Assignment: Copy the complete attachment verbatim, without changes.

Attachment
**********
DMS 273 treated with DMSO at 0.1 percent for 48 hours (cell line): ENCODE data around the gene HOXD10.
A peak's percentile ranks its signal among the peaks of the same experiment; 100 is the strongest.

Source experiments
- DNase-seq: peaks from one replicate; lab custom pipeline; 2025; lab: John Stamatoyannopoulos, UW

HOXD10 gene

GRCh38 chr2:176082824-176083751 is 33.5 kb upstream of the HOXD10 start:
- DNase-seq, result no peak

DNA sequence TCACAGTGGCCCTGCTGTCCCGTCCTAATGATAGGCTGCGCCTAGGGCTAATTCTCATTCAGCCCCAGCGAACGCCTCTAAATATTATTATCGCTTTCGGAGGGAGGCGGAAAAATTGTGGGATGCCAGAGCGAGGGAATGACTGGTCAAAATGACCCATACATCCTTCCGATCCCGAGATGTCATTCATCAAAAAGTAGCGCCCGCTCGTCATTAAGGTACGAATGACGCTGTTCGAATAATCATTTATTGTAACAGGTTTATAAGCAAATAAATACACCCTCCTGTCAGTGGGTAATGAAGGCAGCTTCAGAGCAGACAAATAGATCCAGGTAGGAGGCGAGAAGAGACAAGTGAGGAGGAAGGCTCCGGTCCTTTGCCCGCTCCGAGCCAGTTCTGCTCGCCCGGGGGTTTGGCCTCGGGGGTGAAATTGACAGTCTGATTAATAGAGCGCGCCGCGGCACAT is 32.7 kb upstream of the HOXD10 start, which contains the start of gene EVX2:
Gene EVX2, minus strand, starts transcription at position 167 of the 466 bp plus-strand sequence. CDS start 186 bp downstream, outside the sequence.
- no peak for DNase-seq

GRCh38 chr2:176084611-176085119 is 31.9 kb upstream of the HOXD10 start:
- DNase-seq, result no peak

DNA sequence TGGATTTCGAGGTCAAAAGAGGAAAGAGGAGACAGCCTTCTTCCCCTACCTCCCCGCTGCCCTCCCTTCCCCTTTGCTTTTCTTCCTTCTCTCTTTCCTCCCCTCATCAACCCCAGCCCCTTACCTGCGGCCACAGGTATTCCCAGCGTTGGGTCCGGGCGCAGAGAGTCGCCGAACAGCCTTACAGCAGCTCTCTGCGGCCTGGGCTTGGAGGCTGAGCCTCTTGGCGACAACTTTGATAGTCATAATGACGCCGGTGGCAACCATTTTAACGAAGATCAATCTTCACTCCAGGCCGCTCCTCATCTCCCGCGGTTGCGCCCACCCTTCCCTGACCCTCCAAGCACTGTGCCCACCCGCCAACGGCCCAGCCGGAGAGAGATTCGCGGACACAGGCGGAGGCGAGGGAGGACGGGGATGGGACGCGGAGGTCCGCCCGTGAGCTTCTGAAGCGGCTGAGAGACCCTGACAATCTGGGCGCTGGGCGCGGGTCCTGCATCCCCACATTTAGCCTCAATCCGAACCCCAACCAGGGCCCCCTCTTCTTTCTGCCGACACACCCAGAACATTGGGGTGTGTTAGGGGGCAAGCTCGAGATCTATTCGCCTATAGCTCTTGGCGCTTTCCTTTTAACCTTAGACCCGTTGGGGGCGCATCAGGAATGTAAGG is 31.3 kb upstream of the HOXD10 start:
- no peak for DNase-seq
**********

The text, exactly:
DMS 273 treated with DMSO at 0.1 percent for 48 hours (cell line): ENCODE data around the gene HOXD10.
A peak's percentile ranks its signal among the peaks of the same experiment; 100 is the strongest.

Source experiments
- DNase-seq: peaks from one replicate; lab custom pipeline; 2025; lab: John Stamatoyannopoulos, UW

HOXD10 gene

GRCh38 chr2:176082824-176083751 is 33.5 kb upstream of the HOXD10 start:
- DNase-seq, result no peak

DNA sequence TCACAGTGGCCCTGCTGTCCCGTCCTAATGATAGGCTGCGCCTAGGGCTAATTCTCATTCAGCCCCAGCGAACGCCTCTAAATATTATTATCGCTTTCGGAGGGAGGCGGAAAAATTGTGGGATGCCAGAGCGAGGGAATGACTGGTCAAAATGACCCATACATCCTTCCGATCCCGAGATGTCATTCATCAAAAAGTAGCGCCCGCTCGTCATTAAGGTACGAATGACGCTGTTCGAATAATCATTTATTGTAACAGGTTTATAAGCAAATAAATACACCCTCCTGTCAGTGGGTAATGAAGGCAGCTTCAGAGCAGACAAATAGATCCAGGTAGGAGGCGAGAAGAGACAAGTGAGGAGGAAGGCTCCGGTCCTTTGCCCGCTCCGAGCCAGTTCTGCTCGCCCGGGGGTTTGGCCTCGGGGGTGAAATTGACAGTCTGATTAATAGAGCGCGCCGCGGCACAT is 32.7 kb upstream of the HOXD10 start, which contains the start of gene EVX2:
Gene EVX2, minus strand, starts transcription at position 167 of the 466 bp plus-strand sequence. CDS start 186 bp downstream, outside the sequence.
- no peak for DNase-seq

GRCh38 chr2:176084611-176085119 is 31.9 kb upstream of the HOXD10 start:
- DNase-seq, result no peak

DNA sequence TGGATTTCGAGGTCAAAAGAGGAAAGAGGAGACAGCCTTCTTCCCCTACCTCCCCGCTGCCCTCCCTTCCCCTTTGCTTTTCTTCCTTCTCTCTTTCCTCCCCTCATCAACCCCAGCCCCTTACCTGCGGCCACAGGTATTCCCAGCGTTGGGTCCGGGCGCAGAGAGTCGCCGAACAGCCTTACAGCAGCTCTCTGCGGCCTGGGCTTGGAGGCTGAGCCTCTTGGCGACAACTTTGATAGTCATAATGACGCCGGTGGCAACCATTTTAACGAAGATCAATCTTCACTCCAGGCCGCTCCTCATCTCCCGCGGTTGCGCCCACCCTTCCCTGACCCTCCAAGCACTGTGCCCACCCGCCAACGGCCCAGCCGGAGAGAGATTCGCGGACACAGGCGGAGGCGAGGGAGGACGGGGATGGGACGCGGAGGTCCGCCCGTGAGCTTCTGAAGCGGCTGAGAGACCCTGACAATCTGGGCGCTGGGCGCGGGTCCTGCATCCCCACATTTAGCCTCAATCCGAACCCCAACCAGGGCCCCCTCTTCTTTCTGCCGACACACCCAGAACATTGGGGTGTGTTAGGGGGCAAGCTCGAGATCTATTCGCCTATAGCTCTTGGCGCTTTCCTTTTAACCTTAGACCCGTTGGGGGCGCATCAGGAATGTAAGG is 31.3 kb upstream of the HOXD10 start:
- no peak for DNase-seq